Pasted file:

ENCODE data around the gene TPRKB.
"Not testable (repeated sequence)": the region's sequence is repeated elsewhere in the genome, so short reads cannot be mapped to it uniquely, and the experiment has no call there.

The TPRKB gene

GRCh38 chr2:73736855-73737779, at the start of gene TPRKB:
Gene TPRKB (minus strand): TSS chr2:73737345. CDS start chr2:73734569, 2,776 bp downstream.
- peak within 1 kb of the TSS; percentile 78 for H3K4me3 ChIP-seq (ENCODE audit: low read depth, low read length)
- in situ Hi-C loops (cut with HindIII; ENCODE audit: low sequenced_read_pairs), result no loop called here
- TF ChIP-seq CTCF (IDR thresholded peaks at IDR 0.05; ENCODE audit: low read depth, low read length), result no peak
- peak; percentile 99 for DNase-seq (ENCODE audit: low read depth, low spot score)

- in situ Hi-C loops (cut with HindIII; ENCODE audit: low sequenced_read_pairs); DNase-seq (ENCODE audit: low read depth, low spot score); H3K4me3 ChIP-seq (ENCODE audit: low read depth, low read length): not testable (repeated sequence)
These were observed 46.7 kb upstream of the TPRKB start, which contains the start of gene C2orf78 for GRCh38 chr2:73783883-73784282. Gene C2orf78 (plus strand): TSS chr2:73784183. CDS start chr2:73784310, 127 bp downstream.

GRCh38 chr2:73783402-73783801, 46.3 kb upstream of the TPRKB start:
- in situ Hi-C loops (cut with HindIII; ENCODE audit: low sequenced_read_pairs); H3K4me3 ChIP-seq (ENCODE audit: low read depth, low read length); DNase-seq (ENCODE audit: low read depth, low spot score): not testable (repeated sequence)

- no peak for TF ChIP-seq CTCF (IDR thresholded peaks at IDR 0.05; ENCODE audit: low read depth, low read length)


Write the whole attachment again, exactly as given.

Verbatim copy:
ENCODE data around the gene TPRKB.
"Not testable (repeated sequence)": the region's sequence is repeated elsewhere in the genome, so short reads cannot be mapped to it uniquely, and the experiment has no call there.

The TPRKB gene

GRCh38 chr2:73736855-73737779, at the start of gene TPRKB:
Gene TPRKB (minus strand): TSS chr2:73737345. CDS start chr2:73734569, 2,776 bp downstream.
- peak within 1 kb of the TSS; percentile 78 for H3K4me3 ChIP-seq (ENCODE audit: low read depth, low read length)
- in situ Hi-C loops (cut with HindIII; ENCODE audit: low sequenced_read_pairs), result no loop called here
- TF ChIP-seq CTCF (IDR thresholded peaks at IDR 0.05; ENCODE audit: low read depth, low read length), result no peak
- peak; percentile 99 for DNase-seq (ENCODE audit: low read depth, low spot score)

- in situ Hi-C loops (cut with HindIII; ENCODE audit: low sequenced_read_pairs); DNase-seq (ENCODE audit: low read depth, low spot score); H3K4me3 ChIP-seq (ENCODE audit: low read depth, low read length): not testable (repeated sequence)
These were observed 46.7 kb upstream of the TPRKB start, which contains the start of gene C2orf78 for GRCh38 chr2:73783883-73784282. Gene C2orf78 (plus strand): TSS chr2:73784183. CDS start chr2:73784310, 127 bp downstream.

GRCh38 chr2:73783402-73783801, 46.3 kb upstream of the TPRKB start:
- in situ Hi-C loops (cut with HindIII; ENCODE audit: low sequenced_read_pairs); H3K4me3 ChIP-seq (ENCODE audit: low read depth, low read length); DNase-seq (ENCODE audit: low read depth, low spot score): not testable (repeated sequence)

- no peak for TF ChIP-seq CTCF (IDR thresholded peaks at IDR 0.05; ENCODE audit: low read depth, low read length)